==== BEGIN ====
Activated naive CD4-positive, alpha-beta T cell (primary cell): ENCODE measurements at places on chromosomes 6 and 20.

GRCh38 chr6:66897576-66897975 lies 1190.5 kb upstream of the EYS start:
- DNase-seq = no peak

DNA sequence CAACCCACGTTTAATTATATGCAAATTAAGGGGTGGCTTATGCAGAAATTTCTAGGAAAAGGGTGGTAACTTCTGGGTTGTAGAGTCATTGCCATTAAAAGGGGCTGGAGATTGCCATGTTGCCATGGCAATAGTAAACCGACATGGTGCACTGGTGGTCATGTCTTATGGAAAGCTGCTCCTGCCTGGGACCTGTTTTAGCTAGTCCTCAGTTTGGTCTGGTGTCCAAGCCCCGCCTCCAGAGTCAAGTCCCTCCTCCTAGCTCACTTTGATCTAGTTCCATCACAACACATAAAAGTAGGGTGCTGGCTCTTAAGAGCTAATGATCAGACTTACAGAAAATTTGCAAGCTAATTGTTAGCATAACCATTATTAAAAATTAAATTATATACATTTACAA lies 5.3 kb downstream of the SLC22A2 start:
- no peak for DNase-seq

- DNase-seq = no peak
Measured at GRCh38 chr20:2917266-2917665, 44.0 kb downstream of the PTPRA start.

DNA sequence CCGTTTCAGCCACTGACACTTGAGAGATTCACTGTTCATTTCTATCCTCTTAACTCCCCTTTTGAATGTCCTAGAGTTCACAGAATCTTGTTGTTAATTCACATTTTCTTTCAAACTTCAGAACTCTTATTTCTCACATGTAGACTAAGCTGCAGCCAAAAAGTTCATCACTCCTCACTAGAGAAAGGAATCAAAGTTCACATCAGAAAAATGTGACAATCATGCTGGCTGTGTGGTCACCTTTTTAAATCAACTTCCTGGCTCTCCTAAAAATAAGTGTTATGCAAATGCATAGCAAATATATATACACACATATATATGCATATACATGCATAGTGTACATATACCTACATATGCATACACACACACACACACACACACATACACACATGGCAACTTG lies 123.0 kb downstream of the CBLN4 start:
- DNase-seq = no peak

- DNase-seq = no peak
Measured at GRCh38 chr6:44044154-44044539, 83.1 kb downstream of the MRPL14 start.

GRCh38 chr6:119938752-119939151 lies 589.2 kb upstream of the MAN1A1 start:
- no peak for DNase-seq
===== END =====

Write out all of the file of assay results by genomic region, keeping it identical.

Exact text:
Activated naive CD4-positive, alpha-beta T cell (primary cell): ENCODE measurements at places on chromosomes 6 and 20.

GRCh38 chr6:66897576-66897975 lies 1190.5 kb upstream of the EYS start:
- DNase-seq = no peak

DNA sequence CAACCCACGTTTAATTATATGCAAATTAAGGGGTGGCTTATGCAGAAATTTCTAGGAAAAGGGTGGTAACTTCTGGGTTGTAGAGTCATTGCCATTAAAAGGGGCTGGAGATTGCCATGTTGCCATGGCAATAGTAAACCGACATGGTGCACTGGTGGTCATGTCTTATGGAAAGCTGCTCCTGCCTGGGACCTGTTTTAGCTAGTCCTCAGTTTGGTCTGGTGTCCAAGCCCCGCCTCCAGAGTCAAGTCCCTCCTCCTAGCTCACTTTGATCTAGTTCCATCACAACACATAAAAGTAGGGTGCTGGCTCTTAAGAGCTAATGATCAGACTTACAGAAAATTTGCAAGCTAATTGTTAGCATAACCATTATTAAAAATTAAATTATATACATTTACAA lies 5.3 kb downstream of the SLC22A2 start:
- no peak for DNase-seq

- DNase-seq = no peak
Measured at GRCh38 chr20:2917266-2917665, 44.0 kb downstream of the PTPRA start.

DNA sequence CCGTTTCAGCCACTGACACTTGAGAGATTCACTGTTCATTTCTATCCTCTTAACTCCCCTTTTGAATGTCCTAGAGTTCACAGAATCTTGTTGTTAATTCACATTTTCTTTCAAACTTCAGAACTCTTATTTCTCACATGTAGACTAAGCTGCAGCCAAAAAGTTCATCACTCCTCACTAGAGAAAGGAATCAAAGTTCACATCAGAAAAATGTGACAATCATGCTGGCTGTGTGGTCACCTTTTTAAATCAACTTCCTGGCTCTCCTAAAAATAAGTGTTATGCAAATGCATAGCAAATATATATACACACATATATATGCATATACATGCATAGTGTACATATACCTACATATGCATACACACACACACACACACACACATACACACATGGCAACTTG lies 123.0 kb downstream of the CBLN4 start:
- DNase-seq = no peak

- DNase-seq = no peak
Measured at GRCh38 chr6:44044154-44044539, 83.1 kb downstream of the MRPL14 start.

GRCh38 chr6:119938752-119939151 lies 589.2 kb upstream of the MAN1A1 start:
- no peak for DNase-seq